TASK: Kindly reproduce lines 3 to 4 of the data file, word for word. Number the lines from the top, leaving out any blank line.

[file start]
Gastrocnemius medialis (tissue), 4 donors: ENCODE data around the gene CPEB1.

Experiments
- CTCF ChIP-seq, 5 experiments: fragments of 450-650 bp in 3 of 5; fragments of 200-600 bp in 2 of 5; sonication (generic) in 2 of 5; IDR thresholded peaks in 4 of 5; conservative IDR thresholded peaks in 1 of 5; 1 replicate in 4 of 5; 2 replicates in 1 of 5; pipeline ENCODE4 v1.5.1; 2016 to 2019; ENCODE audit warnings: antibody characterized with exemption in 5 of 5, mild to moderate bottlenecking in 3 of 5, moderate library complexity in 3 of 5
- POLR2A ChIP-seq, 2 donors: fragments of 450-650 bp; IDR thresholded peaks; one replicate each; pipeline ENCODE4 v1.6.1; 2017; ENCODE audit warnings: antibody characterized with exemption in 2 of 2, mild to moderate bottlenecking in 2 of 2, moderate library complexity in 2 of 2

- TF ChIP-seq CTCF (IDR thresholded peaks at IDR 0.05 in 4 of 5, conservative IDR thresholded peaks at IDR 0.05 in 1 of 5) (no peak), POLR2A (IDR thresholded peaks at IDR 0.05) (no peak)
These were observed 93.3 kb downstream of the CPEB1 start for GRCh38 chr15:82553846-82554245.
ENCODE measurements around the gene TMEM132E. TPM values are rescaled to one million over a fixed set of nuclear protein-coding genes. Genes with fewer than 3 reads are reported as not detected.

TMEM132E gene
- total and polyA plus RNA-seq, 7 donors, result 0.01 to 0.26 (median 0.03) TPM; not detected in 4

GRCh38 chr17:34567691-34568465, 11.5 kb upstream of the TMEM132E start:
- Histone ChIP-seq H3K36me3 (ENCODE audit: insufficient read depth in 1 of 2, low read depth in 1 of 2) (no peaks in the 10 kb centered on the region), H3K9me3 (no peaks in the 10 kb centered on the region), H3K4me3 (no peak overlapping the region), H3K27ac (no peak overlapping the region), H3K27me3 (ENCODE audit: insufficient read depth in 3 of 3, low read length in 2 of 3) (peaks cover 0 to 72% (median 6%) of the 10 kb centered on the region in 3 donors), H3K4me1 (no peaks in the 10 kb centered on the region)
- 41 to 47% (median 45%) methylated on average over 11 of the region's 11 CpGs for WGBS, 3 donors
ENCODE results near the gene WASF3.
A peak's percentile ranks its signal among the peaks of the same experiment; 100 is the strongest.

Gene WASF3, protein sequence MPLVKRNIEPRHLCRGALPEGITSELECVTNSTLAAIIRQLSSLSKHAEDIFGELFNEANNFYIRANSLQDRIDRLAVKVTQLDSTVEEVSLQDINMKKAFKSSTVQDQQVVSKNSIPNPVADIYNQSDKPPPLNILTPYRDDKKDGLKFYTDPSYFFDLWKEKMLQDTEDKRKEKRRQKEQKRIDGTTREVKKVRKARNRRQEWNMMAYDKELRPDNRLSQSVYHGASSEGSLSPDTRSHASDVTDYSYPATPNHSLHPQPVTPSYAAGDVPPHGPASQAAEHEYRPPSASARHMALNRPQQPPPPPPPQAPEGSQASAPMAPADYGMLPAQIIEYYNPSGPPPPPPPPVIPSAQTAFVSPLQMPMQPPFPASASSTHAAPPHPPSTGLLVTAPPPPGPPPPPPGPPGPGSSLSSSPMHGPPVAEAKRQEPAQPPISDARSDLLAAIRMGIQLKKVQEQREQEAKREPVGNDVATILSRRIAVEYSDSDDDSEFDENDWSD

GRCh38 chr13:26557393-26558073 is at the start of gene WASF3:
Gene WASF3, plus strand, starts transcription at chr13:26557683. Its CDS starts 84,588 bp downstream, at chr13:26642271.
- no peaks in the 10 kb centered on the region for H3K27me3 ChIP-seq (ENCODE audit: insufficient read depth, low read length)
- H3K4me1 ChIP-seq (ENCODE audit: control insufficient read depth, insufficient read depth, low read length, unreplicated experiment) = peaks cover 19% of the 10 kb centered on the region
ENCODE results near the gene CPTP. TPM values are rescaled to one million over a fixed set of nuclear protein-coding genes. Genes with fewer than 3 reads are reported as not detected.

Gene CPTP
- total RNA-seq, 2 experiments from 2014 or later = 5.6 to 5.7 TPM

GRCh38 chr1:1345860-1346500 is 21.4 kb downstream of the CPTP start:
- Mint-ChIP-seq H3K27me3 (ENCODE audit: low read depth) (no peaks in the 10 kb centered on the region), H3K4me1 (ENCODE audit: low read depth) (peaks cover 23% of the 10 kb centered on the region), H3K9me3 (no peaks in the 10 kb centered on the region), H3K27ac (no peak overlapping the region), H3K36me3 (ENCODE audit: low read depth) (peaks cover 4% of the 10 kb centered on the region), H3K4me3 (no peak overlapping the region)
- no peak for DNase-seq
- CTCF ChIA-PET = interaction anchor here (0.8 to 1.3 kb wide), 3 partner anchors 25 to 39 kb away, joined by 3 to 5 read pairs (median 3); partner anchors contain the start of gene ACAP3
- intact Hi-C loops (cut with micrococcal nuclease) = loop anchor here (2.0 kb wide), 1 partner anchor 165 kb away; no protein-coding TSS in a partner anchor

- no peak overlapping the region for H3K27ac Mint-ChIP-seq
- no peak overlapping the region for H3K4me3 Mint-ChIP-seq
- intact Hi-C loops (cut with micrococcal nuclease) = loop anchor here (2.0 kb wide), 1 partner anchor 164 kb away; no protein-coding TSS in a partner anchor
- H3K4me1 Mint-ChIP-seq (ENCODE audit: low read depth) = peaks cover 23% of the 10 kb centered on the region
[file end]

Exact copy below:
- CTCF ChIP-seq, 5 experiments: fragments of 450-650 bp in 3 of 5; fragments of 200-600 bp in 2 of 5; sonication (generic) in 2 of 5; IDR thresholded peaks in 4 of 5; conservative IDR thresholded peaks in 1 of 5; 1 replicate in 4 of 5; 2 replicates in 1 of 5; pipeline ENCODE4 v1.5.1; 2016 to 2019; ENCODE audit warnings: antibody characterized with exemption in 5 of 5, mild to moderate bottlenecking in 3 of 5, moderate library complexity in 3 of 5
- POLR2A ChIP-seq, 2 donors: fragments of 450-650 bp; IDR thresholded peaks; one replicate each; pipeline ENCODE4 v1.6.1; 2017; ENCODE audit warnings: antibody characterized with exemption in 2 of 2, mild to moderate bottlenecking in 2 of 2, moderate library complexity in 2 of 2